two sons and I did a patio door install in one afternoon and evening up to dark, no problem if you don't have to replace framing.
sig: if this is a new economy, how come they still want my old-fashioned money?
No ones going to be able to tell anything from that picture.
Someones going to have to go under the house and check just how bad the damage is and if it also rotted out the floor joist.
What's just outside that door? If there's a slab, deck, stoop anything that's level with the thereshold of the door that's the reason for the damage in most cases.
Post a picture from outside.
Your going to also move that stuff out of the way and take a picture standing over the damaged area looking down so we can see the damaged floor, not an arrow pointing to a trash can.
The door is pre-fab/aluminium and it's not damaged, only the 2x4 frame it sits on and the subfloor is rotted, so I don't think the door needs to be replaced.
The water damage was most definitely caused by the dishwasher, because we KNOW it leaked. But just so you kow, there is a small deck just outside of the door.
I will get some pictures of the demo we've done already when I get home tonight to show what I'm dealing with.This message has been edited. Last edited by: nmadigan,
would be good if you can reuse that door. but it's got to come off anyway to repair the other damage, so the only step you're missing is buying a door.
sig: if this is a new economy, how come they still want my old-fashioned money?
Okay, here is the damage. Taking a second look, the door is resting on about 2-3 layers of plywood...This message has been edited. Last edited by: nmadigan,
Sorry, I am having trouble getting the pics to post
That rot is not from just one small leak from the dish washer.
Waters been coming in under that door for a long time.
Whole doors got to come out, At least the underlayments and most like also the subfloors also going to have to be replaced with new wood.
Going to need a Toe Kick Saw so you can cut right up next to the walls and jambs.
Once it's all replace the door needed to be sat in a sill pan.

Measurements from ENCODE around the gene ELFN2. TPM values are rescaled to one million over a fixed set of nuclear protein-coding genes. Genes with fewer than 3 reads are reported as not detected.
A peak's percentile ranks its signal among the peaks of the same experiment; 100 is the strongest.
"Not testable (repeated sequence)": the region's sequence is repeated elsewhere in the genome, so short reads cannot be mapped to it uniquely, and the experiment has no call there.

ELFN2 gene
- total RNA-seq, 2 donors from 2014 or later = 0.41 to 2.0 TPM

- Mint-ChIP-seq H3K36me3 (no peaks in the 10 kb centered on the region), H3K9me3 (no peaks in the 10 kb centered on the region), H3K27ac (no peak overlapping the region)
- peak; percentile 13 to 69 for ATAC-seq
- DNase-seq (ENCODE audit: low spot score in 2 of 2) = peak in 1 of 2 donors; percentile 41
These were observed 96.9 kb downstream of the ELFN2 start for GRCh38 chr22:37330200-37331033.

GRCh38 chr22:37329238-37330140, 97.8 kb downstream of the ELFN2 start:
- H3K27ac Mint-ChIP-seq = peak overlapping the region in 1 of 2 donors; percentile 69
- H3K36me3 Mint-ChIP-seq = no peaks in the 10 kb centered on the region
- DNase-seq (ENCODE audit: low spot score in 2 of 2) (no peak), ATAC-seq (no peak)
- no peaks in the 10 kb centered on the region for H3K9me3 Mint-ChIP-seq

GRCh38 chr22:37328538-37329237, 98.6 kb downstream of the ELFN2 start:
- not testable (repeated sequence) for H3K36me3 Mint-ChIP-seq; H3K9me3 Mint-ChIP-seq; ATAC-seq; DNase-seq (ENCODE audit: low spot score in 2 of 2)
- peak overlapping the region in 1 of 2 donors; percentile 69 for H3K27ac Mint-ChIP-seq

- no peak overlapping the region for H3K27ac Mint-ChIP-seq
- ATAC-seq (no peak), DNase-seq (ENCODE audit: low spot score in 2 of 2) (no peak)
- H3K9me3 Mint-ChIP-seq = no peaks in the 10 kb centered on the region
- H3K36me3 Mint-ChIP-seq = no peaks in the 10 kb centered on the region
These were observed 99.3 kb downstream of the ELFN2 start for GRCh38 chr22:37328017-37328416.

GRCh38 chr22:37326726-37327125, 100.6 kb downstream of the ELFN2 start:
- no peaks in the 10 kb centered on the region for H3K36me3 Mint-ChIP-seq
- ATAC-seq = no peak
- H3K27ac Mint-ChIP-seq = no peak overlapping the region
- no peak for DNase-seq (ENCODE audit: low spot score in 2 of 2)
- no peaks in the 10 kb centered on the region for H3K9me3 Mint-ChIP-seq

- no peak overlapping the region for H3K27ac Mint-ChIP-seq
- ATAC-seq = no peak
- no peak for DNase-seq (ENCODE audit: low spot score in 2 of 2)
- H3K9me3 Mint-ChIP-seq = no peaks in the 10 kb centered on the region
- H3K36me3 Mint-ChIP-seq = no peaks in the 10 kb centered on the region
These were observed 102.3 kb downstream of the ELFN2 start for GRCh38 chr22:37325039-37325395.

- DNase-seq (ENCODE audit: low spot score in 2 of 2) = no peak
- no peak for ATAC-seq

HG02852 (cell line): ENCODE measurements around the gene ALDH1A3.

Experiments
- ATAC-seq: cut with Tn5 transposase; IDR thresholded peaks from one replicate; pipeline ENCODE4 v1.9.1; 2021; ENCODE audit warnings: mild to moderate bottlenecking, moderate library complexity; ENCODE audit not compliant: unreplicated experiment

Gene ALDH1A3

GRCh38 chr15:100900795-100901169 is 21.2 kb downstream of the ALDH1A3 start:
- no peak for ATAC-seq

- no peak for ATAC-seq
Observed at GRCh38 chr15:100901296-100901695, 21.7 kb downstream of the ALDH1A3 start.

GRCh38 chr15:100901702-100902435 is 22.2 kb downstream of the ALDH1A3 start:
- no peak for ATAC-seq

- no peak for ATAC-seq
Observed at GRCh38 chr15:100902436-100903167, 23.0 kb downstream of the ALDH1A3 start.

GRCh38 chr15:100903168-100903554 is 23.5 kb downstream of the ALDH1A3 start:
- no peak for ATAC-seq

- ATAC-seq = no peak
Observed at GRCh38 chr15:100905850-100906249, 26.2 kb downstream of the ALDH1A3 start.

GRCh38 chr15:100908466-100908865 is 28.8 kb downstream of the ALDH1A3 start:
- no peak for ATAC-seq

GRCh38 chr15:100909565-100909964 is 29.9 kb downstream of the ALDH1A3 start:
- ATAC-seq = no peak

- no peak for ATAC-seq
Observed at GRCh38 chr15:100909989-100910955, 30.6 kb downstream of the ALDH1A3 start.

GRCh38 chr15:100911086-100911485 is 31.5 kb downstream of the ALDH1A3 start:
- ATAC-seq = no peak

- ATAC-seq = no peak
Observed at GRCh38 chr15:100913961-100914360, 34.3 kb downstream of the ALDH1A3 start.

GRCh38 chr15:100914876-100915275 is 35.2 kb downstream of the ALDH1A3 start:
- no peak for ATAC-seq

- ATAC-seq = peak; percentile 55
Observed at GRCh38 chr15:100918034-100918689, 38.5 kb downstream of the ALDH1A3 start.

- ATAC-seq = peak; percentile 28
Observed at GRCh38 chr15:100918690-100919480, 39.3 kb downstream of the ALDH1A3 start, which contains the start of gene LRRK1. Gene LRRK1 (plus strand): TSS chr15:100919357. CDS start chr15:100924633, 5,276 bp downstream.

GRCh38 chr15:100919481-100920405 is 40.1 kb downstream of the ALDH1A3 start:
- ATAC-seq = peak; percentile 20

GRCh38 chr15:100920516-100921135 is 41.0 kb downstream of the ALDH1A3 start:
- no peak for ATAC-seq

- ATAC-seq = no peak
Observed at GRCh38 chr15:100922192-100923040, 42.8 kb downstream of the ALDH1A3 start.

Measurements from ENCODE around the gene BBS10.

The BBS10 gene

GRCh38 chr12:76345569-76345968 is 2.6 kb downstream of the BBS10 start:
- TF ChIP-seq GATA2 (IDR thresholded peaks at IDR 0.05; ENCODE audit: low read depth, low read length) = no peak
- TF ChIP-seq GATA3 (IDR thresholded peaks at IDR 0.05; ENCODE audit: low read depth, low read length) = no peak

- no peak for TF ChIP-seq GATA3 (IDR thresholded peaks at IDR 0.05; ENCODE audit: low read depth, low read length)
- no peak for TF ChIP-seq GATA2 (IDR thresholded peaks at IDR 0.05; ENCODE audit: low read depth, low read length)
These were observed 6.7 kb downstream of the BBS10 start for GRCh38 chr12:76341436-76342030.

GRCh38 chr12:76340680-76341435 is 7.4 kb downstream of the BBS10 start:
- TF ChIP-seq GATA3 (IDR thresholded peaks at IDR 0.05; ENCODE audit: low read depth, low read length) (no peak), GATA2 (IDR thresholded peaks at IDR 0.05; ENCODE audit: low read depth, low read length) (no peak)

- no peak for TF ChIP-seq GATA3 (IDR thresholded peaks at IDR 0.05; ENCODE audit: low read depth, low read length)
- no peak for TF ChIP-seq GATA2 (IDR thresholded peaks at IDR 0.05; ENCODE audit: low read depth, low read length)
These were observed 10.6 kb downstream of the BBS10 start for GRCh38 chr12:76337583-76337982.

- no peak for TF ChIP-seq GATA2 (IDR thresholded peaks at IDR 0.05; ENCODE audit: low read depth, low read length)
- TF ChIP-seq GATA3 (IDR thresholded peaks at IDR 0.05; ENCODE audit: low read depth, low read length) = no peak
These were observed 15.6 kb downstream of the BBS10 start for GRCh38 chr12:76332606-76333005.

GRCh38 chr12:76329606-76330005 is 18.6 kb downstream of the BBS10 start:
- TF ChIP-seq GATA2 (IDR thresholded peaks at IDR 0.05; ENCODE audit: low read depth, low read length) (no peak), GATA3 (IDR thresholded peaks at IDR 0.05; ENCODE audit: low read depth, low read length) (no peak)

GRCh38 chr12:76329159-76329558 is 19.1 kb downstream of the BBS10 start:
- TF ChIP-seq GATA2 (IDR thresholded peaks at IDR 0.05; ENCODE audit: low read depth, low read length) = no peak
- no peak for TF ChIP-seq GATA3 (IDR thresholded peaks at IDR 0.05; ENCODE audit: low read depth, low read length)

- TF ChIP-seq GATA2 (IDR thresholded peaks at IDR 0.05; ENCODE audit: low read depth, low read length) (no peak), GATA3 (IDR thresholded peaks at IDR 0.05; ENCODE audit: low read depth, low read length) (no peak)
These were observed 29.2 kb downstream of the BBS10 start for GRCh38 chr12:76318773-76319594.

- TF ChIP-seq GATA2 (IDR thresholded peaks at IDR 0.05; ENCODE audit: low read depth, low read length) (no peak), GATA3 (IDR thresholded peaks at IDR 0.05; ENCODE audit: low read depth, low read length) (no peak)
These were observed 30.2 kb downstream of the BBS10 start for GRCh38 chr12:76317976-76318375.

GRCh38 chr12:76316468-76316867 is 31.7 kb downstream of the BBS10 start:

Without a pan it's just going to happen again.
This happens every time someone attaches any solid suface right up next to the threshold.
Code calls for a min. of 4" below any door opening.This message has been edited. Last edited by: joecaption,
Joe, you were absolutely right. Read below for an update.
My husband and I tackled this project a bit this weekend and we have good news and bad news. After taking a 4x4 section of the subfloor up , the good news is that the joist directly inter the rot is in pretty decent shape. There's a tiny soft spot on the top of the joist but other than that, it's solid. Also the 2x8 it's attached to is in great shape; no rot! The rot seems to be only on the 2x4 and the plywood underneath the door. So our plan is to reinforce the joist by sandwiching it with 2ft long sections of pressure treated 2x8's, replace the rotted 2x4 and and 4x8 section of subfloor.
The bad news actually came as a blessing in disguise. As we were working (floor ripped up and everything exposed) it started to rain HARD. I mean sideways rain! Rain was hitting the sliding door for a good 5-10 minutes. During the storm we noticed dripping water directly under the door track!!!! Further investigation told us that it WAS NOT leaking from the exterior wall(THANK GOD) but from the freaking door track!! Take a look at the picture...does anything look off? The track is shorter than the frame and water collects underneath and drips through into the floor. So in addition the the leak caused by the dishwasher, we now have a leak from the door! As bad as this situation is, I'm glad it happened BEFORE we installed the laminate. It would have destroyed the floors! YIKES!!
I know it would be way better to replace the whole door, but $500-$1000 to replace it or even removing the old on for repairs is just not feasible at the moment. Can the leak in the door be corrected in anyway with silicone or any other kind of waterproofing?? Or should we just use a board of some sort to deflect the rain when it comes in hard like that?
Here ya go
Silicone might work for a few days, then it's going to leak again.
Joe, I just saw your response on diychatroom. thanks
I like the dog, wonder what he was thinking.?